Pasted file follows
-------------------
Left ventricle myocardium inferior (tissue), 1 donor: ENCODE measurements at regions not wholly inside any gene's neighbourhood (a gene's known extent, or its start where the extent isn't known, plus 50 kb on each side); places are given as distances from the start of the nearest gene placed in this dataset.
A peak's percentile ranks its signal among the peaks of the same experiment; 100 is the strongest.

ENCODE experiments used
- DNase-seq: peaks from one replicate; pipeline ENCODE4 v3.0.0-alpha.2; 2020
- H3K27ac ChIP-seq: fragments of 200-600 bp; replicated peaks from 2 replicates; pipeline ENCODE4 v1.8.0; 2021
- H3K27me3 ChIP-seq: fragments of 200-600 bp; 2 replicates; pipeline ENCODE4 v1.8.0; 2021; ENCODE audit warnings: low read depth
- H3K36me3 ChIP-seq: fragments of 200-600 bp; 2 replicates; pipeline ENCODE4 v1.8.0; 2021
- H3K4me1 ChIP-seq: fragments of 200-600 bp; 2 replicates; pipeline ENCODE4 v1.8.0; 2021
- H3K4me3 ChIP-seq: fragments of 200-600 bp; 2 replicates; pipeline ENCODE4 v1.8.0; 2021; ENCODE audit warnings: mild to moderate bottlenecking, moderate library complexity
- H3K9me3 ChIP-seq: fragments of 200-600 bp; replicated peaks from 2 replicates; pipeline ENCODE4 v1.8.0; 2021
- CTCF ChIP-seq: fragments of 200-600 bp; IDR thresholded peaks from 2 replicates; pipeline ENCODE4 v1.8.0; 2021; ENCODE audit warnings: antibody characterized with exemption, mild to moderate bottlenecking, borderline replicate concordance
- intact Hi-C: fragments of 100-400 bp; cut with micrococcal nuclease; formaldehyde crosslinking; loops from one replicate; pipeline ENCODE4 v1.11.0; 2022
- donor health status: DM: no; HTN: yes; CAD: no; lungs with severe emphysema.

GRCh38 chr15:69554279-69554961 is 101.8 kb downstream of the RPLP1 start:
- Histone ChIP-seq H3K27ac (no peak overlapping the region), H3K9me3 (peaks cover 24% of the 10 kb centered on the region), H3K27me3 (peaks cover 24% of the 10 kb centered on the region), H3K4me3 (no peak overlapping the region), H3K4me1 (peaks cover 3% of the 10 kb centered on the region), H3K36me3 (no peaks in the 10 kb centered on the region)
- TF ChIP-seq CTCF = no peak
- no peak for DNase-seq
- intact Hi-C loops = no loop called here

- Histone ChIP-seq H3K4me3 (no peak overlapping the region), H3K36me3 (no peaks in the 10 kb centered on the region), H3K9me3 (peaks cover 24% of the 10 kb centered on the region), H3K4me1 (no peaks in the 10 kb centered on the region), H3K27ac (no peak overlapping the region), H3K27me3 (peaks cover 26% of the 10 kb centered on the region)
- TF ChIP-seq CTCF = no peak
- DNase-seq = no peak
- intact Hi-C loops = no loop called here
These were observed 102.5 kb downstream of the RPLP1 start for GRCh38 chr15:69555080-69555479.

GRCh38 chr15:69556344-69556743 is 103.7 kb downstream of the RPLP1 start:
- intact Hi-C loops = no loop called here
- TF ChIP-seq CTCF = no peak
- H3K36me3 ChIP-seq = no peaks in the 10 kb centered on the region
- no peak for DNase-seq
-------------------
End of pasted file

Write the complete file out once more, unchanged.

Left ventricle myocardium inferior (tissue), 1 donor: ENCODE measurements at regions not wholly inside any gene's neighbourhood (a gene's known extent, or its start where the extent isn't known, plus 50 kb on each side); places are given as distances from the start of the nearest gene placed in this dataset.
A peak's percentile ranks its signal among the peaks of the same experiment; 100 is the strongest.

ENCODE experiments used
- DNase-seq: peaks from one replicate; pipeline ENCODE4 v3.0.0-alpha.2; 2020
- H3K27ac ChIP-seq: fragments of 200-600 bp; replicated peaks from 2 replicates; pipeline ENCODE4 v1.8.0; 2021
- H3K27me3 ChIP-seq: fragments of 200-600 bp; 2 replicates; pipeline ENCODE4 v1.8.0; 2021; ENCODE audit warnings: low read depth
- H3K36me3 ChIP-seq: fragments of 200-600 bp; 2 replicates; pipeline ENCODE4 v1.8.0; 2021
- H3K4me1 ChIP-seq: fragments of 200-600 bp; 2 replicates; pipeline ENCODE4 v1.8.0; 2021
- H3K4me3 ChIP-seq: fragments of 200-600 bp; 2 replicates; pipeline ENCODE4 v1.8.0; 2021; ENCODE audit warnings: mild to moderate bottlenecking, moderate library complexity
- H3K9me3 ChIP-seq: fragments of 200-600 bp; replicated peaks from 2 replicates; pipeline ENCODE4 v1.8.0; 2021
- CTCF ChIP-seq: fragments of 200-600 bp; IDR thresholded peaks from 2 replicates; pipeline ENCODE4 v1.8.0; 2021; ENCODE audit warnings: antibody characterized with exemption, mild to moderate bottlenecking, borderline replicate concordance
- intact Hi-C: fragments of 100-400 bp; cut with micrococcal nuclease; formaldehyde crosslinking; loops from one replicate; pipeline ENCODE4 v1.11.0; 2022
- donor health status: DM: no; HTN: yes; CAD: no; lungs with severe emphysema.

GRCh38 chr15:69554279-69554961 is 101.8 kb downstream of the RPLP1 start:
- Histone ChIP-seq H3K27ac (no peak overlapping the region), H3K9me3 (peaks cover 24% of the 10 kb centered on the region), H3K27me3 (peaks cover 24% of the 10 kb centered on the region), H3K4me3 (no peak overlapping the region), H3K4me1 (peaks cover 3% of the 10 kb centered on the region), H3K36me3 (no peaks in the 10 kb centered on the region)
- TF ChIP-seq CTCF = no peak
- no peak for DNase-seq
- intact Hi-C loops = no loop called here

- Histone ChIP-seq H3K4me3 (no peak overlapping the region), H3K36me3 (no peaks in the 10 kb centered on the region), H3K9me3 (peaks cover 24% of the 10 kb centered on the region), H3K4me1 (no peaks in the 10 kb centered on the region), H3K27ac (no peak overlapping the region), H3K27me3 (peaks cover 26% of the 10 kb centered on the region)
- TF ChIP-seq CTCF = no peak
- DNase-seq = no peak
- intact Hi-C loops = no loop called here
These were observed 102.5 kb downstream of the RPLP1 start for GRCh38 chr15:69555080-69555479.

GRCh38 chr15:69556344-69556743 is 103.7 kb downstream of the RPLP1 start:
- intact Hi-C loops = no loop called here
- TF ChIP-seq CTCF = no peak
- H3K36me3 ChIP-seq = no peaks in the 10 kb centered on the region
- no peak for DNase-seq